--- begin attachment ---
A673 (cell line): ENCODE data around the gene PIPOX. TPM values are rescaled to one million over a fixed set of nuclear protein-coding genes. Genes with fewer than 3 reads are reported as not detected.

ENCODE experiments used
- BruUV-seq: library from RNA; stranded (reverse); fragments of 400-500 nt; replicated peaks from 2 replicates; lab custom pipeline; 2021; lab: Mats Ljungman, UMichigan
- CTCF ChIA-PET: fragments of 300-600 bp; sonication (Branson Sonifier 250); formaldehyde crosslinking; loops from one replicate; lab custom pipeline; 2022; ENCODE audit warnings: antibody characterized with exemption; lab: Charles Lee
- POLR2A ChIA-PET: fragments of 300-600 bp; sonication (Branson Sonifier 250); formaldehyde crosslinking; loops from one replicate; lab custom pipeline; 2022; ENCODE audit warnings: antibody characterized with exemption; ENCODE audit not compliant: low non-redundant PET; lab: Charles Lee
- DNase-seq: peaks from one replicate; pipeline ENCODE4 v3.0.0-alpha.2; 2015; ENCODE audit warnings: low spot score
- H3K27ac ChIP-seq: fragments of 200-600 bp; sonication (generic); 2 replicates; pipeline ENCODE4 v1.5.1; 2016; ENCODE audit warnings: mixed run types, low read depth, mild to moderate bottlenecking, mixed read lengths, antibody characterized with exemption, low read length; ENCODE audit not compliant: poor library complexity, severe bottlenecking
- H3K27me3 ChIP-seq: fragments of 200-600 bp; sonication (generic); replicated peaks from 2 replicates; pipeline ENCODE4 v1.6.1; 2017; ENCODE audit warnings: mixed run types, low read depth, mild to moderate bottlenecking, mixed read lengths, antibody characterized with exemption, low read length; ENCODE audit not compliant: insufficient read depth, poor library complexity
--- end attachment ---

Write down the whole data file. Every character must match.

A673 (cell line): ENCODE data around the gene PIPOX. TPM values are rescaled to one million over a fixed set of nuclear protein-coding genes. Genes with fewer than 3 reads are reported as not detected.

ENCODE experiments used
- BruUV-seq: library from RNA; stranded (reverse); fragments of 400-500 nt; replicated peaks from 2 replicates; lab custom pipeline; 2021; lab: Mats Ljungman, UMichigan
- CTCF ChIA-PET: fragments of 300-600 bp; sonication (Branson Sonifier 250); formaldehyde crosslinking; loops from one replicate; lab custom pipeline; 2022; ENCODE audit warnings: antibody characterized with exemption; lab: Charles Lee
- POLR2A ChIA-PET: fragments of 300-600 bp; sonication (Branson Sonifier 250); formaldehyde crosslinking; loops from one replicate; lab custom pipeline; 2022; ENCODE audit warnings: antibody characterized with exemption; ENCODE audit not compliant: low non-redundant PET; lab: Charles Lee
- DNase-seq: peaks from one replicate; pipeline ENCODE4 v3.0.0-alpha.2; 2015; ENCODE audit warnings: low spot score
- H3K27ac ChIP-seq: fragments of 200-600 bp; sonication (generic); 2 replicates; pipeline ENCODE4 v1.5.1; 2016; ENCODE audit warnings: mixed run types, low read depth, mild to moderate bottlenecking, mixed read lengths, antibody characterized with exemption, low read length; ENCODE audit not compliant: poor library complexity, severe bottlenecking
- H3K27me3 ChIP-seq: fragments of 200-600 bp; sonication (generic); replicated peaks from 2 replicates; pipeline ENCODE4 v1.6.1; 2017; ENCODE audit warnings: mixed run types, low read depth, mild to moderate bottlenecking, mixed read lengths, antibody characterized with exemption, low read length; ENCODE audit not compliant: insufficient read depth, poor library complexity